As a young girl, of course, I did not know that fairy tales were used to teach the reader principles and morals to depend upon in life. But, teach me they did. Some were helpful lessons. I think of "Hansel and Gretel" knowing to leave a trail to return home.
I also remember stories like "The Princess and the Pea". What a whiney little brat she was. I became disenchanted with Princesses at about that point. I considered the many that had fallen captive to spells cast by wicked witches or slimy step-mothers. Consciously I rebelled. Being a Princess was not something to which I would aspire and it was obvious that I was not born to the title.
Yet, as I grew up I did consider myself a Princess of sorts. I would be in charge someday and rule my own little corner of the kingdom called reality. I would find a handsome prince and he would break the spell that held me captive to discontent.
Ah, but first I would have to find the frog that would be the Prince.
Does any of this sound familiar? Did you, like me, set out to find a flawed frog because you knew you would the one woman on earth who could transform him?
"So? How's that workin' out for ya?"
Darn those fairy tales! I was so misguided and so misinformed that I did look for the worst possible specimens of the male gender to date and then marry. (I do not mean Bruce)
Surely I was the kind of woman, a Princess really, who could change one man from an awkward slimy reptile to a dashing do-gooder on a white steed. I cannot begin to tell you how badly those choices turned out.
I do not place all the blame on childhood fairy tales for my marital mistakes but I do know that they were foundational in the downfall that led to divorce.
In an effort to affect the future for the better, I would like to contribute a few fairy tales of my own to the literary world - or at least to the libraries of my posterity. I think I understand where the changes need to be made. Now - I would like to write fairy tales that would train up a child in the way she should go because I finally grew up and rebuilt a more sure foundation, a foundation built on Rock.
Yesterday, I began one such fairy tale that also promotes a photograph I've entered in a contest on Brickfish. (I mentioned it in yesterday's post.) The fairy tale to fracture foundational fairy tales will be posted in 700 character installments - the limitation set by the Brickfish website. The opening paragraph was posted yesterday and replaced with a new installment today.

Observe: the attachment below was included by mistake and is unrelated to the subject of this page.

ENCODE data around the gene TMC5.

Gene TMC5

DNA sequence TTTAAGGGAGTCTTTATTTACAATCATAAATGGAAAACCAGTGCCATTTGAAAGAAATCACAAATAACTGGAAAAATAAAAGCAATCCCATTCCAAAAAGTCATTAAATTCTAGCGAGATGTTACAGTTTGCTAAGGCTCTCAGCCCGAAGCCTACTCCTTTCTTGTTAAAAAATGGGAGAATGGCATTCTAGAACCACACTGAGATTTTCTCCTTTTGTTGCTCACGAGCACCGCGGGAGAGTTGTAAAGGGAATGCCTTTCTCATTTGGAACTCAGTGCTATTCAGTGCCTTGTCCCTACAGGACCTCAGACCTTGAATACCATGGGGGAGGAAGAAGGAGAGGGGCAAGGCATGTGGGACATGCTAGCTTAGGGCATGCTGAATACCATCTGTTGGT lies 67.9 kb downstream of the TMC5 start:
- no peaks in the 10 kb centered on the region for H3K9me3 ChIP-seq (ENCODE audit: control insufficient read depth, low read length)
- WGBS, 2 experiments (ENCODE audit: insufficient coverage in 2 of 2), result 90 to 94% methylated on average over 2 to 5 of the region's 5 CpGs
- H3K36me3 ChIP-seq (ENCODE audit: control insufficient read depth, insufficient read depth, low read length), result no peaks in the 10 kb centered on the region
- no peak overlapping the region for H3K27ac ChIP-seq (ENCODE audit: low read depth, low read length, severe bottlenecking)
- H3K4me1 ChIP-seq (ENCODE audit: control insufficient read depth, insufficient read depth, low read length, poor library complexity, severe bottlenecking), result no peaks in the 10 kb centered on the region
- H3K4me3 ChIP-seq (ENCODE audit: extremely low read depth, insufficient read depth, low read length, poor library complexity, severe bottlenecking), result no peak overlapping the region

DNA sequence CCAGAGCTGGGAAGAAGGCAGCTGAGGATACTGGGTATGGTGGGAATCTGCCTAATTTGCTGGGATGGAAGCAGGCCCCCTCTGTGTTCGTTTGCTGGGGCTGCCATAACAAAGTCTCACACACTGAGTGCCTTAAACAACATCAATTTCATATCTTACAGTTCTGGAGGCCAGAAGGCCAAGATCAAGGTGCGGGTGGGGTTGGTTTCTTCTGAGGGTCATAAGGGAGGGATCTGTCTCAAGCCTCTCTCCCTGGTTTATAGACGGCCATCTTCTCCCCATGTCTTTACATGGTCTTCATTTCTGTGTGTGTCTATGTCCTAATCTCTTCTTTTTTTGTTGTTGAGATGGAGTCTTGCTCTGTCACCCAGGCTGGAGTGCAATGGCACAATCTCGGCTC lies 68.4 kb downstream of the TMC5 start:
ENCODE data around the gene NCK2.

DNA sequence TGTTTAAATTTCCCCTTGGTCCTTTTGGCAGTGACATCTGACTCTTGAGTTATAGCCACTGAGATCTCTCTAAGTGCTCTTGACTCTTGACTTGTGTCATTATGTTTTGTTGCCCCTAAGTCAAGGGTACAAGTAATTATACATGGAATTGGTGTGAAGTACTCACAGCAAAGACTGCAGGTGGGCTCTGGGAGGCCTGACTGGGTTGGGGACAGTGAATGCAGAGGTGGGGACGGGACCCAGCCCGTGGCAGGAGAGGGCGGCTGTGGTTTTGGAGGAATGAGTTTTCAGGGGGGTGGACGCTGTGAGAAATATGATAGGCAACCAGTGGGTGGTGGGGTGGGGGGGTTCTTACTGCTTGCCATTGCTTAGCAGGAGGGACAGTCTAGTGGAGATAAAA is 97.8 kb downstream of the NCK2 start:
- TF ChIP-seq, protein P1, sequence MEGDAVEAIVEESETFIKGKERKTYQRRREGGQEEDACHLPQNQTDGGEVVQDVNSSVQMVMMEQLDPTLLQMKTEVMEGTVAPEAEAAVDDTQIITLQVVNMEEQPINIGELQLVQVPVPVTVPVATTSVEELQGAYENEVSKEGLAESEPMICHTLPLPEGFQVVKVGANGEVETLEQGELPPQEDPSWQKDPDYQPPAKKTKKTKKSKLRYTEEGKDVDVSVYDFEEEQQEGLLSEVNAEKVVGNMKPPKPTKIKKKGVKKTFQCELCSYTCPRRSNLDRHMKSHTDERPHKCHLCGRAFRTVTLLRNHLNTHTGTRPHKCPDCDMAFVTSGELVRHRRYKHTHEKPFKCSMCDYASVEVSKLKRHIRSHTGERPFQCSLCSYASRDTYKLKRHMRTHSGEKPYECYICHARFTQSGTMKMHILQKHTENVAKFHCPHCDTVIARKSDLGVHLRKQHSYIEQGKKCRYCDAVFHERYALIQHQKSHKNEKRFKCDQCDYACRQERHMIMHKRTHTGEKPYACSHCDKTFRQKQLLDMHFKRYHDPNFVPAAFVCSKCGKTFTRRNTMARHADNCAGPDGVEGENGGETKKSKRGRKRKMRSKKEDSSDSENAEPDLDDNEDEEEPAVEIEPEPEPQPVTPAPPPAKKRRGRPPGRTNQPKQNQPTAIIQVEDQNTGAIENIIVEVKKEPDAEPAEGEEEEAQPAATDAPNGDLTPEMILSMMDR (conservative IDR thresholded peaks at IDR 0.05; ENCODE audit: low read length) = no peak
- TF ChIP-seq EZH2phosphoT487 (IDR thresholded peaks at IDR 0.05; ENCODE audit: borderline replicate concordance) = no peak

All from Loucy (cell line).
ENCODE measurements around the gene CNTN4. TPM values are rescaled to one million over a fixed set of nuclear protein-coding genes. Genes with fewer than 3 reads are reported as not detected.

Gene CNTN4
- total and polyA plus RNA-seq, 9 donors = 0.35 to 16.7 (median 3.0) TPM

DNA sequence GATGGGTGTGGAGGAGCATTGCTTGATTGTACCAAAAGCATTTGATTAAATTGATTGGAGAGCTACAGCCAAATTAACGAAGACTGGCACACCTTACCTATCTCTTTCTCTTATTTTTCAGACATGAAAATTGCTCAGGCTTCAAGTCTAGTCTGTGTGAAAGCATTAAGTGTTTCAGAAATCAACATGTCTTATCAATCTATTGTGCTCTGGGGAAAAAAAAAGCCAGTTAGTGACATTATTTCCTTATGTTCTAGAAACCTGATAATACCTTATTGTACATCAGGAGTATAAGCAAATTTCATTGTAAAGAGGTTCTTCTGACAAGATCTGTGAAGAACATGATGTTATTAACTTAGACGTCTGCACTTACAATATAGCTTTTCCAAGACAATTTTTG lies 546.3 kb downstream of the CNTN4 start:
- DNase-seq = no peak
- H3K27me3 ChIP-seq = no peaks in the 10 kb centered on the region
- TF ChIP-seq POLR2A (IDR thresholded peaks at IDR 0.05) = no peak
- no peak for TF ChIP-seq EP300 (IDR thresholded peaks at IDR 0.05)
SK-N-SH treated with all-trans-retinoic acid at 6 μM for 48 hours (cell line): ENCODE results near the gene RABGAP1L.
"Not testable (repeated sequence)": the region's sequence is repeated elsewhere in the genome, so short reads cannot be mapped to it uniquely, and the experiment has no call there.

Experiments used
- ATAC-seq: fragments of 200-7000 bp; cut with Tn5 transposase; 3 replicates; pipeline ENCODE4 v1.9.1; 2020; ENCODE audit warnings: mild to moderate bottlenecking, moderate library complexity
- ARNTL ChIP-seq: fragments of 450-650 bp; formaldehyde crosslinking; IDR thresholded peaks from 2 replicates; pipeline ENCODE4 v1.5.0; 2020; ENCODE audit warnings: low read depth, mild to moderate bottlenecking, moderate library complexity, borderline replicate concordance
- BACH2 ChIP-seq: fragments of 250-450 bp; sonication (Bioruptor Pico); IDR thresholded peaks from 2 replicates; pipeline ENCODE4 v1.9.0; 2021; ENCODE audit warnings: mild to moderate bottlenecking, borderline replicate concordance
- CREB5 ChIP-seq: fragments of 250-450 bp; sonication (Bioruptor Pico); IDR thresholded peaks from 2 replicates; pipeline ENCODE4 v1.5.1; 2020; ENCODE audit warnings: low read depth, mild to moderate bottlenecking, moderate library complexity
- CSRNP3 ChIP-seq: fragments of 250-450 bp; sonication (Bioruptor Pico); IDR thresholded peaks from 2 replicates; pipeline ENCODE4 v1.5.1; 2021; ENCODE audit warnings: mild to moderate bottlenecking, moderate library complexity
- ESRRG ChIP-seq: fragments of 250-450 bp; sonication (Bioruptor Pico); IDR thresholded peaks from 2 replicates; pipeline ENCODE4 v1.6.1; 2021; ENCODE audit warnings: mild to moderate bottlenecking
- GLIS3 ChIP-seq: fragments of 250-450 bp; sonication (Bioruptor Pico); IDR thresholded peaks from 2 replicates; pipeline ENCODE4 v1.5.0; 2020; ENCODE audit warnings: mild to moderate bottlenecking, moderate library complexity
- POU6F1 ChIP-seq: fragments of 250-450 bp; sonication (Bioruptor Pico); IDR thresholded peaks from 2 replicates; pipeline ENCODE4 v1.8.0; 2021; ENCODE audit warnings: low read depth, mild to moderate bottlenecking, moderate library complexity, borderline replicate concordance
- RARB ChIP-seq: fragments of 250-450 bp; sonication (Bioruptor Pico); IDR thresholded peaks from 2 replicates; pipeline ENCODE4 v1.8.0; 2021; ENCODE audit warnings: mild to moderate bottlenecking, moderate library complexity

Once upon a time the King of the Boardwalk called for thirty eligible frogs to vie for the hand of his fair daughter, the Princess. Each frog received a number to display upon their chest. "You'd think we were running a marathon," one particularly portly frog complained to his neighbor in the pool. "This is my lucky number," another exclaimed. "I just know she'll choose me." The King arrived with the Princess. The crowd cheered but the frogs grew quiet, watching above their heads as the Princess reached her hand toward the pool. Who among them would she choose? (Cast your vote, invite your friends. The story continues tomorrow.)
To help in the dismantling of bad foundations (yours, mine or theirs), can I point out the first problem with this and many fairy tales?
Since when would the Daddy of a beloved little daughter gather together the slimiest reptiles from which his daughter should choose a mate? Now really?
I don't know about your father, but my dad wanted me to choose the most prestigious man to marry - well educated, hard worker, ambitious, and powerful. My dad would never have taken me to skid row to choose a man.
I've already posted the next "installment" in the photo contest for today. In tomorrow's blog post, we'll discuss the first frog in the fairy tale pond, a would-be-prince named "Ferdinand" who is sure that he will be "Chosen".
My photo entry will be familiar to any of my readers who have browsed the collection of respect cards on Zazzle. The greeting card from the photo and ancillary product line are also titled "Chosen".